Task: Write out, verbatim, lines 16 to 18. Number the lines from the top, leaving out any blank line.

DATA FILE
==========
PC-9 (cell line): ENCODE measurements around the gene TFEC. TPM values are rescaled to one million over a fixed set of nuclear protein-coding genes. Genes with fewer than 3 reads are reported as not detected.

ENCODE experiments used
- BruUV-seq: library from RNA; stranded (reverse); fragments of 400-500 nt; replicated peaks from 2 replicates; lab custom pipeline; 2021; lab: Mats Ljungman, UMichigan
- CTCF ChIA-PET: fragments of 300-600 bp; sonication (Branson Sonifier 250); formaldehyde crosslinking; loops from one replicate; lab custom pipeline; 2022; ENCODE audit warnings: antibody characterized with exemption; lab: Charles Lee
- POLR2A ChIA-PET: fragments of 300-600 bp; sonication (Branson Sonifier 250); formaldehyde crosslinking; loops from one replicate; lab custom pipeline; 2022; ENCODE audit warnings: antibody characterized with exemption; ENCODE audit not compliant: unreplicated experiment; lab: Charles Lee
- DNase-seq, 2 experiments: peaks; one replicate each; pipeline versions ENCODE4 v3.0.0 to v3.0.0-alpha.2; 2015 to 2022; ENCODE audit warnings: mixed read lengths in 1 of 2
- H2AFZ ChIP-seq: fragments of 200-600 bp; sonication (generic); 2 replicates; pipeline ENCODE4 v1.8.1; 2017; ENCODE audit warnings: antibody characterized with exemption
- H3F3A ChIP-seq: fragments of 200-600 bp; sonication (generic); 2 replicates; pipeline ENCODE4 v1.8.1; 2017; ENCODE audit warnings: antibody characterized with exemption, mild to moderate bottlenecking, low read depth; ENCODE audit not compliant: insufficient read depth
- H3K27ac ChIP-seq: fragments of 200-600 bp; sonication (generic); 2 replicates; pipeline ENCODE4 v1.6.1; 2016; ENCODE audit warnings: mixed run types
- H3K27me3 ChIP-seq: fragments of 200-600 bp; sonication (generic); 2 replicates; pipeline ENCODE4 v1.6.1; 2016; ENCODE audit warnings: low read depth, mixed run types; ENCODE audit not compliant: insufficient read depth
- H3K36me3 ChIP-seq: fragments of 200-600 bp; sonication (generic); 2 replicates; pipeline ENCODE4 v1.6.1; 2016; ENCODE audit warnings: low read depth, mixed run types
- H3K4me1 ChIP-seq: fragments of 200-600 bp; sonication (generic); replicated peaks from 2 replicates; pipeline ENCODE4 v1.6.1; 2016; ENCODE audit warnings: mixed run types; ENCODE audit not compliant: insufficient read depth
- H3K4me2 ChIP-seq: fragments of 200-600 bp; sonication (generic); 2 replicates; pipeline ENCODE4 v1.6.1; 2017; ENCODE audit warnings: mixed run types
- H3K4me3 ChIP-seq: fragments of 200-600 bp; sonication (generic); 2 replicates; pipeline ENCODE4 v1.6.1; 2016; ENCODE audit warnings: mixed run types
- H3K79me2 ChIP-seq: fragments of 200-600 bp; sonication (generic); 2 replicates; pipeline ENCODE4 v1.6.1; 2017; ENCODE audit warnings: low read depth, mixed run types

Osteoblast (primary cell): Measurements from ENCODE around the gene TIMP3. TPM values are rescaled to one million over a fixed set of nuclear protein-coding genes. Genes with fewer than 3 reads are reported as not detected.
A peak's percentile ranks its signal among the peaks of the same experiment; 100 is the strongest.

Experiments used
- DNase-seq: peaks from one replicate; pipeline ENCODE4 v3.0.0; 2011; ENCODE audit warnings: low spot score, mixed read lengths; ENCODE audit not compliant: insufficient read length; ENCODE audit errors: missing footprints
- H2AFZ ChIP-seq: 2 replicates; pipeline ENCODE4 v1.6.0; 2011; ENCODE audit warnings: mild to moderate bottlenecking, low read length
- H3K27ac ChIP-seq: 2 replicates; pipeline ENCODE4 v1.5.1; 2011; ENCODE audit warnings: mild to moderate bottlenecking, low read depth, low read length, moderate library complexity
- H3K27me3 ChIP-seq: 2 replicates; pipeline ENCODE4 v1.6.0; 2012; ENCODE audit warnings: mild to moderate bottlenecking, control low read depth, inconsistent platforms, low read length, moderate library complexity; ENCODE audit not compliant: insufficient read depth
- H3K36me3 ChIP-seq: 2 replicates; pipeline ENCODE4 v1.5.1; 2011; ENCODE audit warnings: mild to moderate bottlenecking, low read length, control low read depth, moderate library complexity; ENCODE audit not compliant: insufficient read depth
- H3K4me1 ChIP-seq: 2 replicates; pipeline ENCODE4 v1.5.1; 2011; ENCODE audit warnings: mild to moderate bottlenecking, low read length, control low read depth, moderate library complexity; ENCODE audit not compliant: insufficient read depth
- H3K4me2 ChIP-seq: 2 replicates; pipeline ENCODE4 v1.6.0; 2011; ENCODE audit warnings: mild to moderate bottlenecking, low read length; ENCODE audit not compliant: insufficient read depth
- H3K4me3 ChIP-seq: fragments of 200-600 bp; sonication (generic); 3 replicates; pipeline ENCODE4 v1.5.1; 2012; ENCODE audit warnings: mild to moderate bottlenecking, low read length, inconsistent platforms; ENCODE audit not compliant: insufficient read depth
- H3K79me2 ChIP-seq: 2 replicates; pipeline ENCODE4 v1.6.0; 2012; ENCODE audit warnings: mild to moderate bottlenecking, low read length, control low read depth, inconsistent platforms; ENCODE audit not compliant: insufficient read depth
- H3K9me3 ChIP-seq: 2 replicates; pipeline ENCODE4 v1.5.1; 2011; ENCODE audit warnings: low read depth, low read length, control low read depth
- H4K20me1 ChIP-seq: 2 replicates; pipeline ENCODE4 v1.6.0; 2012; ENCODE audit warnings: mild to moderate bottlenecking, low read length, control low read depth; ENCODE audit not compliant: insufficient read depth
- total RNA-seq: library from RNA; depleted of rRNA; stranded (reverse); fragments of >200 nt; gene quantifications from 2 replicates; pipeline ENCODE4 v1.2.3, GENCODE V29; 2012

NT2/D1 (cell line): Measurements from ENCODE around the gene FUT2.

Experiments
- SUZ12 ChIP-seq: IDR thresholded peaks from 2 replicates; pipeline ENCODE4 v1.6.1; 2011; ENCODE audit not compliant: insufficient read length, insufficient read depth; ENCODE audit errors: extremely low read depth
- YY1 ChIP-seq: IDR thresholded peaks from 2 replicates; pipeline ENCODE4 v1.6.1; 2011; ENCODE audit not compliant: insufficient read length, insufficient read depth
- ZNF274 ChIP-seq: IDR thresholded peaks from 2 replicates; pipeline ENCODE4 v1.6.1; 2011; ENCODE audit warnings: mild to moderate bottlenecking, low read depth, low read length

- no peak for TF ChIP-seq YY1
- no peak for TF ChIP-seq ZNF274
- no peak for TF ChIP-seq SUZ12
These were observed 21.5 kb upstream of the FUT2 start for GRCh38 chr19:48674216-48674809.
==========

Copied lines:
Osteoblast (primary cell): Measurements from ENCODE around the gene TIMP3. TPM values are rescaled to one million over a fixed set of nuclear protein-coding genes. Genes with fewer than 3 reads are reported as not detected.
A peak's percentile ranks its signal among the peaks of the same experiment; 100 is the strongest.

Experiments used